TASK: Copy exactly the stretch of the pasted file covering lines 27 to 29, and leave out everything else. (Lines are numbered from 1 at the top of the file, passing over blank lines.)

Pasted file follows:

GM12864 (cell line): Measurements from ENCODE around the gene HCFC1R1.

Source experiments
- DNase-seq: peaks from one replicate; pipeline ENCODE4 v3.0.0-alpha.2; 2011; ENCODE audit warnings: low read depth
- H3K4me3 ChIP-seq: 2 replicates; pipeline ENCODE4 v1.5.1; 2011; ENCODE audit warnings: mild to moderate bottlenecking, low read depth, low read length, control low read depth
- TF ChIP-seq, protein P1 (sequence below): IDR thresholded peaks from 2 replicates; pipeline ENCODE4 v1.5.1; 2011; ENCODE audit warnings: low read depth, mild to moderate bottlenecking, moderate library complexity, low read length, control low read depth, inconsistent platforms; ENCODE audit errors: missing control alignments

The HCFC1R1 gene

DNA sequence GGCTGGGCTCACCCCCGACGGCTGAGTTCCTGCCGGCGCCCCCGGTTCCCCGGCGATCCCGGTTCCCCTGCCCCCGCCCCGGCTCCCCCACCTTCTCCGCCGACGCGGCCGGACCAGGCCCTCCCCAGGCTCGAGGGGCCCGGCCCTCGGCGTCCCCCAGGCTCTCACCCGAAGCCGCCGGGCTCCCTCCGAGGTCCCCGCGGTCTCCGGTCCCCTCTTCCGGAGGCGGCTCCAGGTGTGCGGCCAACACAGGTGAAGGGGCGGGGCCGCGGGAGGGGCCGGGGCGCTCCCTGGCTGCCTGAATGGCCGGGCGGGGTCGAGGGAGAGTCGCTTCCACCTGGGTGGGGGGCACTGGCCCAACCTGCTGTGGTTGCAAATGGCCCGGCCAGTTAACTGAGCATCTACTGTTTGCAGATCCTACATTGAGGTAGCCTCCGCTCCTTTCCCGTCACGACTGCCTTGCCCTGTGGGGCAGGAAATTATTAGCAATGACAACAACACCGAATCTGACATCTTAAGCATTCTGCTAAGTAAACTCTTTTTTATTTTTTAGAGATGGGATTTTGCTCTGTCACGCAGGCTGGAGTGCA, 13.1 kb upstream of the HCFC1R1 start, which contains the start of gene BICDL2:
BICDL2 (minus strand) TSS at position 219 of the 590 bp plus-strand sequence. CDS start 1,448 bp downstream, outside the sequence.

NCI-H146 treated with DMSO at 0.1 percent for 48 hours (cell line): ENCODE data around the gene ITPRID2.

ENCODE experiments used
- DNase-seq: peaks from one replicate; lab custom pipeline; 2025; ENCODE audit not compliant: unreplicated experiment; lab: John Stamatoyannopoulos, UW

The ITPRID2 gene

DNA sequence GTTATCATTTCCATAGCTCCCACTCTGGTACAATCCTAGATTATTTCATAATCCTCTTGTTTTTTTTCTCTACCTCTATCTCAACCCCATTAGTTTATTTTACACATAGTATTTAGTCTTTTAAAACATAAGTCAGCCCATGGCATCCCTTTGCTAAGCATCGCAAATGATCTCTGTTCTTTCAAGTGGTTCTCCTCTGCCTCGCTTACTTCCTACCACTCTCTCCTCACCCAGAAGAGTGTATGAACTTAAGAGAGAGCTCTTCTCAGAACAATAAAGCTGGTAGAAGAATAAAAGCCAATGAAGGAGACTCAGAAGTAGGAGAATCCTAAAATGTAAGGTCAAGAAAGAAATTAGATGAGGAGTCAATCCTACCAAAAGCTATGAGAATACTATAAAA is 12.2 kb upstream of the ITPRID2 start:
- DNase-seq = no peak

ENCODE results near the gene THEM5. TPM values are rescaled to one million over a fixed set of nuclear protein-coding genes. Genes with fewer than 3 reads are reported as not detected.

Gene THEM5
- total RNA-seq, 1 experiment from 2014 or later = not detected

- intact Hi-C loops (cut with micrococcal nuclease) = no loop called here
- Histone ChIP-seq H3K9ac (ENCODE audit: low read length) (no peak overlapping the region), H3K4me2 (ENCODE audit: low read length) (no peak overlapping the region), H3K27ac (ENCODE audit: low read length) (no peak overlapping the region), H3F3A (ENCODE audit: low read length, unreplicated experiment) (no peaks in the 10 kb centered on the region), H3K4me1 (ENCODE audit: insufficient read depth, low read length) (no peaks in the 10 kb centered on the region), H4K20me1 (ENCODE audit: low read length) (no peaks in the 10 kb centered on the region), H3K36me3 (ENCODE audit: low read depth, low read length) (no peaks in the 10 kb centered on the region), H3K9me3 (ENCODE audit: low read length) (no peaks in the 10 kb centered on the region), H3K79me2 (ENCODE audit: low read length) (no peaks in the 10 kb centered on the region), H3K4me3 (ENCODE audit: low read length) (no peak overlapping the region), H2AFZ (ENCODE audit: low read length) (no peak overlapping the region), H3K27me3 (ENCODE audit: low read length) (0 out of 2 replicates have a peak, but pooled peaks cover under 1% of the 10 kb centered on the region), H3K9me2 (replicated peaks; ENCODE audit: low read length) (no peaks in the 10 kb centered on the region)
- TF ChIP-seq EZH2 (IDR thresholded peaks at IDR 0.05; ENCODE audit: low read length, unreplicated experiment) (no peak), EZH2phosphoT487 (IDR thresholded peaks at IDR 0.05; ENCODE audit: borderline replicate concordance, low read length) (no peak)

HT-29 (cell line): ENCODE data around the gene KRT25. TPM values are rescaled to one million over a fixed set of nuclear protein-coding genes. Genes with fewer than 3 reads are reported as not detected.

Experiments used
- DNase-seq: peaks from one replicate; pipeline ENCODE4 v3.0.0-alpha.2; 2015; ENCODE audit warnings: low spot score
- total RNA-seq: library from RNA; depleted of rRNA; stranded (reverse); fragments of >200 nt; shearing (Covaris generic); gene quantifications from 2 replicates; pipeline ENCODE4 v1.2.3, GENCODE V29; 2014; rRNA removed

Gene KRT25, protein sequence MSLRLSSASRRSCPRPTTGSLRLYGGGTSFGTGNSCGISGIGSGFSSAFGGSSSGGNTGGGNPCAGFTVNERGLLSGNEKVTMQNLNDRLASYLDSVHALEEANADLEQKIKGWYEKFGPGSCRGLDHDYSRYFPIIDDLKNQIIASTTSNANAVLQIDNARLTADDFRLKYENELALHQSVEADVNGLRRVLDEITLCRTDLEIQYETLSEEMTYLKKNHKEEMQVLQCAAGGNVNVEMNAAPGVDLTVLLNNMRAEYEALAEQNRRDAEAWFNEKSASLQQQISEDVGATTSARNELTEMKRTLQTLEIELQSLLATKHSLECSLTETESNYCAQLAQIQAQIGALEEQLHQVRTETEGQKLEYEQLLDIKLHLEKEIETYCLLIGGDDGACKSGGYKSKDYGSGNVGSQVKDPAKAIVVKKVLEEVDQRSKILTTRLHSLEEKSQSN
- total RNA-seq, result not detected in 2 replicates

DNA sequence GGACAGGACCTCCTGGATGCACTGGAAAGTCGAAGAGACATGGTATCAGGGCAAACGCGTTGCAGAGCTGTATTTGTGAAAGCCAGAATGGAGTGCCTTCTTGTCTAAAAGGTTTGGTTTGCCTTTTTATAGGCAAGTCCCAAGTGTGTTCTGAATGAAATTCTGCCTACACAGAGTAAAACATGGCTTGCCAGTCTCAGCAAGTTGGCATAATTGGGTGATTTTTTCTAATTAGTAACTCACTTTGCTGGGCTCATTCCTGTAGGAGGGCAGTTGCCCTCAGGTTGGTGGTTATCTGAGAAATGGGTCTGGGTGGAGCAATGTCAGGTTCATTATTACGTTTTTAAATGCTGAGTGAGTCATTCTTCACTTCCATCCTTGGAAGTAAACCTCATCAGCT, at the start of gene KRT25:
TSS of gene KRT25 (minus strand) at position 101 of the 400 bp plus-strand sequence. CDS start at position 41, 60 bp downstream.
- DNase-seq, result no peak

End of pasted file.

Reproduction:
DNA sequence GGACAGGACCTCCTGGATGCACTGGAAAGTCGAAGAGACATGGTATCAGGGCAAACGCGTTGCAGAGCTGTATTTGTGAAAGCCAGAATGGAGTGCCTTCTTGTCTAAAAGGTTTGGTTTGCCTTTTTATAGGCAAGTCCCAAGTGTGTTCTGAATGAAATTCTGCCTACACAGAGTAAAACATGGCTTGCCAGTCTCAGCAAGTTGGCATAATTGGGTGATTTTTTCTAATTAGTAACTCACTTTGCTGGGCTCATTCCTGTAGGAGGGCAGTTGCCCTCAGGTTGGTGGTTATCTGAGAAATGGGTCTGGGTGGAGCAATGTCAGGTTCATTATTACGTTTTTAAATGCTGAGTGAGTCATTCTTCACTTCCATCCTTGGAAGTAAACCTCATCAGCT, at the start of gene KRT25:
TSS of gene KRT25 (minus strand) at position 101 of the 400 bp plus-strand sequence. CDS start at position 41, 60 bp downstream.
- DNase-seq, result no peak